At the time, steel – essentially de-carbonised iron with a few added other elements – was far too expensive to be used in any large quantities and its application was restricted to cutlery, springs, and the like. The main source of steel at the time was so-called Blister steel, produced by heating carbon-free wrought iron from Sweden, which was naturally low in impurities, between layers of coal for up to six weeks at a time. This did add sufficient carbon to produce steel, but was a very laborious and time-consuming process. Instead, engineers used cast iron for everything from bridges to ships and railway rails.

The Bessermer converter

Bessemer set out to find a way of making steel from brittle pig iron, which contains significant amounts of carbon. For his initial experiments he used a reverbatory furnace, which isolates the metal from the combustion fuel. But during a test, a few pieces of pig iron laying a little to one side in the stream of hot air refused to melt,even when Bessemer raised the temperature. After a while, Bessemer discovered that contact with the hot air alone had turned the outside of the ingots into steel shells. He later wrote in his autobiography: “Thus a new direction was given to my thoughts, and after due deliberation I became convinced that if air could be brought into contact with a sufficiently extensive surface of molten crude iron, it would rapidly convert it into malleable iron.” (Unbeknown to Bessemer, the American William Kelly had made a very similar discovery around the same time, though financial troubles would later force him to sell his patent to Bessemer.)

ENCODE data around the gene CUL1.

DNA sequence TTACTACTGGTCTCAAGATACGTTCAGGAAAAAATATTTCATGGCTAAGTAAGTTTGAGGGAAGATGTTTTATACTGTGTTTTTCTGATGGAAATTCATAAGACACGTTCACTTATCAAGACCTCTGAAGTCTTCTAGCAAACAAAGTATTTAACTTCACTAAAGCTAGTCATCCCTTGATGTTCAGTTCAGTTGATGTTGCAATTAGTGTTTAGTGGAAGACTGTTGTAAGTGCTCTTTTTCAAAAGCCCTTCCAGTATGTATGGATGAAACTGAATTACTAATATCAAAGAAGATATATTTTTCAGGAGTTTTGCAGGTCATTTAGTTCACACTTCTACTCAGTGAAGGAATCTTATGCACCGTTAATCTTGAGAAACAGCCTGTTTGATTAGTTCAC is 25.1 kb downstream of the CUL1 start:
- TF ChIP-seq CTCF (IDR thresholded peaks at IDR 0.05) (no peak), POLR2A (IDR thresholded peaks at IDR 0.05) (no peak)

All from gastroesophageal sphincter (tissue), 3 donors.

Bessemer reconfigured his furnace to force cold air straight through the molten iron, even though his foundry workers told him the idea was foolish and the air would cool the iron. But Bessemer was proved right: airflow causes silicon and carbon to oxidise in an exothermic reaction, which – counterintutively – raises the temperature of the process. 

Taming a volcano